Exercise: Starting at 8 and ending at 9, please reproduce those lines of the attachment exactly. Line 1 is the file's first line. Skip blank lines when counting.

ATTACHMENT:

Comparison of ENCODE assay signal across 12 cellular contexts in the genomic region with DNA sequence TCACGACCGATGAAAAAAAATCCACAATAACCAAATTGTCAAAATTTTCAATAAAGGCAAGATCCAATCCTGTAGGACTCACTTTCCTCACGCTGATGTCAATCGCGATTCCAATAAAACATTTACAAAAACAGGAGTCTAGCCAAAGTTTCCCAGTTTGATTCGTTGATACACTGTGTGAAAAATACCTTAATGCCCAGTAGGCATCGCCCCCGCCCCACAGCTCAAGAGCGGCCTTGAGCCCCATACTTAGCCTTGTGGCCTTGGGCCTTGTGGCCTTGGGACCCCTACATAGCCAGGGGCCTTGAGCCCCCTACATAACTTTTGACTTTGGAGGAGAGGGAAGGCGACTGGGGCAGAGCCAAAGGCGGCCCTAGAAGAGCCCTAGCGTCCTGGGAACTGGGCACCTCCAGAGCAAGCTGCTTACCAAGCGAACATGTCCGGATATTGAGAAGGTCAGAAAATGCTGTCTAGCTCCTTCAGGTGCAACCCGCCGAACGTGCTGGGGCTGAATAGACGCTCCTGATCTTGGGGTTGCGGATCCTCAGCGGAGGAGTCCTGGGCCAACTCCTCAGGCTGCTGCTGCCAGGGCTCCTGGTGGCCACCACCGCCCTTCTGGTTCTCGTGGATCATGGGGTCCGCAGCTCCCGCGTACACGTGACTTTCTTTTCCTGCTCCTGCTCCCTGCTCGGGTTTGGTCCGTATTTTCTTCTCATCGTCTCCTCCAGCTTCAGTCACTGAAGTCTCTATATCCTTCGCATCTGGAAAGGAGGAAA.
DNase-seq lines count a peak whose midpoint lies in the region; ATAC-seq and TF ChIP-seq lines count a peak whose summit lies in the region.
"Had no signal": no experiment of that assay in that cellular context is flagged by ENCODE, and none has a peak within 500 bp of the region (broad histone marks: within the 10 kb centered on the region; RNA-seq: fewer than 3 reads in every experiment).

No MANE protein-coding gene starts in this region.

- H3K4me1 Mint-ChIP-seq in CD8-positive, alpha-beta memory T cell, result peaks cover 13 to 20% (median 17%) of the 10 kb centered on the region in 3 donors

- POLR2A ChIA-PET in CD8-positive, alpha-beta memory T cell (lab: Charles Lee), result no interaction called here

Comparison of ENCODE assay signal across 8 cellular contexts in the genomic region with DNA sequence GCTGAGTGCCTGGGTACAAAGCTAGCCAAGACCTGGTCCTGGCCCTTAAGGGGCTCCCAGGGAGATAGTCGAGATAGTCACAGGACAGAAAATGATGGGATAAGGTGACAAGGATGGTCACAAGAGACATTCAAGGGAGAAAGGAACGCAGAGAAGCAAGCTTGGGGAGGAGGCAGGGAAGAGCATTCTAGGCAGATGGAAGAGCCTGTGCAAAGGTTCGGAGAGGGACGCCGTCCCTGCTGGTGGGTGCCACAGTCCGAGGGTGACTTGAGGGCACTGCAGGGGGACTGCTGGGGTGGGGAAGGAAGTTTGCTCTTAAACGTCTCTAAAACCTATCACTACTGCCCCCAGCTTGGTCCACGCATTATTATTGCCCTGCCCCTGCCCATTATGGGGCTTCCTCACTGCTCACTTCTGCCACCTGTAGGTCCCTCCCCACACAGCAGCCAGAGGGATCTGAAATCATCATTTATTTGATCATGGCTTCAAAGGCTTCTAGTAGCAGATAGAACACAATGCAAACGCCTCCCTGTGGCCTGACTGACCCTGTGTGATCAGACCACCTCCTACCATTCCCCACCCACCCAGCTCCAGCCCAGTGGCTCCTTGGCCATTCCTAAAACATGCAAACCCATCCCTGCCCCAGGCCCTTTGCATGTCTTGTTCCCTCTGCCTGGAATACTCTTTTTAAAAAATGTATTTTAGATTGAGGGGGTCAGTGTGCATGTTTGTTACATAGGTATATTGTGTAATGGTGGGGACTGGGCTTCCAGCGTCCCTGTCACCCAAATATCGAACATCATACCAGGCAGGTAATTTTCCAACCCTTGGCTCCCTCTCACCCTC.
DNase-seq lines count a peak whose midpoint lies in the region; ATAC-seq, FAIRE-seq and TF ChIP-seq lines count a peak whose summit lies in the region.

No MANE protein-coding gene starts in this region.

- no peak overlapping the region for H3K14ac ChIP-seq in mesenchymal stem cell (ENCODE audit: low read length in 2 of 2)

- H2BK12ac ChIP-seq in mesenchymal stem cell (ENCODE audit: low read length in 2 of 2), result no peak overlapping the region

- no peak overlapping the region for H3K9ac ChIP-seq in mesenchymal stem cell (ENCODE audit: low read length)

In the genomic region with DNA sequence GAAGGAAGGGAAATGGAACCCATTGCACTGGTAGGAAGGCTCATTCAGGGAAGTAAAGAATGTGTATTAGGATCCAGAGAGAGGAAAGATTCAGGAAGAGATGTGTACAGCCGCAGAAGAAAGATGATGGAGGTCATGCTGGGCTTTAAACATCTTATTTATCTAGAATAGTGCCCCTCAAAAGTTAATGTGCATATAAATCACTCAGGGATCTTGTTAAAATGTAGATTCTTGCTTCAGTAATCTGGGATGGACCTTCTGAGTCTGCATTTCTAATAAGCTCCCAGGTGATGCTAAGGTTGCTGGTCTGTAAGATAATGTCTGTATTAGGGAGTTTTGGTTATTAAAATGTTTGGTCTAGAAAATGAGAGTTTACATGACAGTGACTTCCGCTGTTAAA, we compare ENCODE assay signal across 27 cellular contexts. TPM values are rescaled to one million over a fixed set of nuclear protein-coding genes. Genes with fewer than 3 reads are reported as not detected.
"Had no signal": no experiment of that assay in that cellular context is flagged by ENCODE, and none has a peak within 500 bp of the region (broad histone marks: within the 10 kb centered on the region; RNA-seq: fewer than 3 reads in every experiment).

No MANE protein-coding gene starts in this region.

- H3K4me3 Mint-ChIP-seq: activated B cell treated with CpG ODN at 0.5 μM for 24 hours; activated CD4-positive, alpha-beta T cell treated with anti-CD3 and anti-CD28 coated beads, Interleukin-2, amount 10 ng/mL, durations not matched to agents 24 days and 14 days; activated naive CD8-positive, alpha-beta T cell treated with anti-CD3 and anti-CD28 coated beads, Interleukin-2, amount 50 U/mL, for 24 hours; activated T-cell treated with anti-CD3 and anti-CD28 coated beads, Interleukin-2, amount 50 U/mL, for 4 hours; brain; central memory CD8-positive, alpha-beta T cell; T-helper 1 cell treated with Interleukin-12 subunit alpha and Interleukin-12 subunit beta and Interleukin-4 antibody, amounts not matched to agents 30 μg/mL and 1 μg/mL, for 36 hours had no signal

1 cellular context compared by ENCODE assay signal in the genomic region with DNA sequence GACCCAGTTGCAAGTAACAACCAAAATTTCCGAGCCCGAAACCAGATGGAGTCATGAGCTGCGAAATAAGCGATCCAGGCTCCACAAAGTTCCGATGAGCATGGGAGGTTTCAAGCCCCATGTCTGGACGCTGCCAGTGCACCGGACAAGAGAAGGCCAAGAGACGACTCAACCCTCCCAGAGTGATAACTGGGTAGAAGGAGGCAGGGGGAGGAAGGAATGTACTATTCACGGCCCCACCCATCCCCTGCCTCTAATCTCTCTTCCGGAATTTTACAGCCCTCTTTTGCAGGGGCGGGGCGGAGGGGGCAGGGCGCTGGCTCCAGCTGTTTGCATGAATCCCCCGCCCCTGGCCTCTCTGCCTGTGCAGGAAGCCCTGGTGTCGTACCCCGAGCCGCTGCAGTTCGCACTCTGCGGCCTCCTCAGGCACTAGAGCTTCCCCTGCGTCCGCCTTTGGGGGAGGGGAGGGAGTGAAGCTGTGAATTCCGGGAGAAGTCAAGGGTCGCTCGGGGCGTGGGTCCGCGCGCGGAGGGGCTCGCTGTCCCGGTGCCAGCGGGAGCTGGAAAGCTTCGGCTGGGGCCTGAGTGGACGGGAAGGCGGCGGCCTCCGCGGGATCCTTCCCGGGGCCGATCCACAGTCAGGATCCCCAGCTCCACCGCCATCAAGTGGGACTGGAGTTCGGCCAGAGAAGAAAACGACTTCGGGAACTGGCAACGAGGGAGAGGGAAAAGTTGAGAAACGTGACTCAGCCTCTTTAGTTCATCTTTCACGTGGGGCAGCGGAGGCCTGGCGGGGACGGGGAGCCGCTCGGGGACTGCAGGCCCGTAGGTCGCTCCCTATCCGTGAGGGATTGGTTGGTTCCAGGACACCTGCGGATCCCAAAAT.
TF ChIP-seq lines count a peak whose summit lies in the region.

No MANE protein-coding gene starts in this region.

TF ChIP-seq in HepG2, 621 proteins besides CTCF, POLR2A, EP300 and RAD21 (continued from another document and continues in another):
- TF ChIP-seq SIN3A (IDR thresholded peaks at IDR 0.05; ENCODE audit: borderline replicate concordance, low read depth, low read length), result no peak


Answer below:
DNase-seq lines count a peak whose midpoint lies in the region; ATAC-seq, FAIRE-seq and TF ChIP-seq lines count a peak whose summit lies in the region.

No MANE protein-coding gene starts in this region.